How my love of words shaped my life
From: Translation Bureau
On this page
I’ve always loved words. Although I was born in Normandy, I grew up in Brittany; and at a young age, I used a mixture of French and Breton words without knowing which language they belonged to. A third language soon influenced the way I expressed myself: my parents taught English. They always insisted on the importance of communication, no matter which language we used. For instance, when my brothers and I would fight, my mother would suggest that we use words instead of fists.
When I was a child, my mother would read stories to me in English so that I would get used to the sounds of the language, which tickled my Francophone ears. When girls my age would ask for a doll for their birthday, I would ask for a rhyming dictionary, one in French and one in English. While they were reading celebrity gossip magazines, I was borrowing the Times from my father. Dad also had a few books on Canada, the country that would quickly become the subject of my classroom daydreams.
A cure for bullying
At school, my differences isolated me, both in and out of the classroom. One day, I discovered Émile Zola. While everyone in class complained about having to read just 1 of his books, I read 2 or 3 a month.
Even though I was very far behind the other students in science, I excelled in literature without having to study, something that annoyed both my teachers and my classmates. The daily bullying came from both sides. Punishments like “Write out this sentence 100 times,” designed to teach me a lesson, were actually a delight. I loved the sound of pen on paper, the shapes of the letters, the ink that flowed from the tip of the pen and the lines that filled up. Words and their rules were a constant source of interest: Why did we have to add an “s”? Why weren’t words spelled as they were pronounced? Why was a certain form irregular?
My turn to pass on my love of words
A few years later, I got my bachelor’s degree in linguistics, history and literature. Then I ran off to Canada, my promised land, where I became a French teacher. To help my students understand and memorize complex notions, I developed a variety of methods: card games, stories, jokes and diagrams. I used any method that was effective, and the students learned while having fun.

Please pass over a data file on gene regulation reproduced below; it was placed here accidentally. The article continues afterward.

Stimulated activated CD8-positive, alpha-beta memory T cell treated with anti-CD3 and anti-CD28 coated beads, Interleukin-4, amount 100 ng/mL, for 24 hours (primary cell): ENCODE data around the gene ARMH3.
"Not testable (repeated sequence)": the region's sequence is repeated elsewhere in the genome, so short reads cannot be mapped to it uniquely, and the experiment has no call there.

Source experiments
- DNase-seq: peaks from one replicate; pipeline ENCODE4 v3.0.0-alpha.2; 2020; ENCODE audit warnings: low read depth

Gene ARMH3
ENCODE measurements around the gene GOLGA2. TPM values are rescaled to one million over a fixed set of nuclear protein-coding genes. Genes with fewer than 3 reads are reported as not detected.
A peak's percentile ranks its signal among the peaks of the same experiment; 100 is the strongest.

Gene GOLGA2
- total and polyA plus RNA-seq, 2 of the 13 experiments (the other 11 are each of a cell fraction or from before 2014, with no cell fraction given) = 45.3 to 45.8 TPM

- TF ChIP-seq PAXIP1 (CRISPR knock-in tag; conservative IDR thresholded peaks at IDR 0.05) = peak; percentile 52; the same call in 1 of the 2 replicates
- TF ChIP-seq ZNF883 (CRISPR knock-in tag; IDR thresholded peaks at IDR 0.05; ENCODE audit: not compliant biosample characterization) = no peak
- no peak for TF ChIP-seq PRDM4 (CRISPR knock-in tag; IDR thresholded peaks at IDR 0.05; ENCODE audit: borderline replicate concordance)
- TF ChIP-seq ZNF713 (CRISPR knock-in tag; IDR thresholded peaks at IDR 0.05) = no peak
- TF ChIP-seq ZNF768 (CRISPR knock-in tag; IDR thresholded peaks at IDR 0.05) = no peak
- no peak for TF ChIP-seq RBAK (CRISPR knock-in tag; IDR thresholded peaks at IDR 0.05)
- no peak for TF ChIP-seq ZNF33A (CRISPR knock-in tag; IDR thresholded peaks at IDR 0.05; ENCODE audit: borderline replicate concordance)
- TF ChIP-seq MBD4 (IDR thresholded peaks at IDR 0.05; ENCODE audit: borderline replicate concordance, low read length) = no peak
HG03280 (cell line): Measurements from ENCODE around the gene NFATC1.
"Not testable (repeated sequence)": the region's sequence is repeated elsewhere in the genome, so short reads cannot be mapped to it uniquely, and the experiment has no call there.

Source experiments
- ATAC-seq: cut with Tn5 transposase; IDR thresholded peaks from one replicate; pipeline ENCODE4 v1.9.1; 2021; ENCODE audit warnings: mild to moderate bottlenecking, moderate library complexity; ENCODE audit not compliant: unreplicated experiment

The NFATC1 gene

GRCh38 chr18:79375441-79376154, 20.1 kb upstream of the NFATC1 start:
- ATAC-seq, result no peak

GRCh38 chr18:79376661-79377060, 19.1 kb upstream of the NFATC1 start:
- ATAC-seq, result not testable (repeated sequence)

One rule was more important than all others: under no condition would any student go through what I did in school.
After teaching for 7 years, I was forced to change careers reluctantly. But I wanted to continue to do my part for Canada, the country that had allowed me to achieve one of my dreams. For me, serving Canadians was a given.
I am now a Canadian and a public servant. I no longer work in the field of education, but words are still my passion. I lead workshops on the French language.
When I get home from work, I like to look at my bookcase where Émile Zola sits side by side with Alexandre Dumas and Amélie Nothomb. And among those volumes are tales of travellers and photographers, grammar guides and books on the history of Canada.
Words have always played a big role in my life. What is the importance of language and literature in your life?
Translated by: Fatima Rizzo, Language Portal of Canada
The opinions expressed in posts and comments published on the Our Languages blog are solely those of the authors and commenters and do not necessarily reflect the views of the Language Portal of Canada.
Add a comment
Join in the conversation and share your comments!
Please consult the Government of Canada’s Commenting Policy before adding your comment. The Language Portal of Canada reviews comments before they’re posted. We reserve the right to edit, refuse or remove any question or comment that violates the Government of Canada’s Commenting Policy.
By submitting a comment, you permanently waive your moral rights, which means that you give the Government of Canada permission to use, reproduce, edit and share your comment royalty-free, in whole or in part, in any manner it chooses. You also confirm that nothing in your comment infringes third party rights (for example, the use of a text from a third party without his or her permission).
Comments are displayed in the language they were submitted.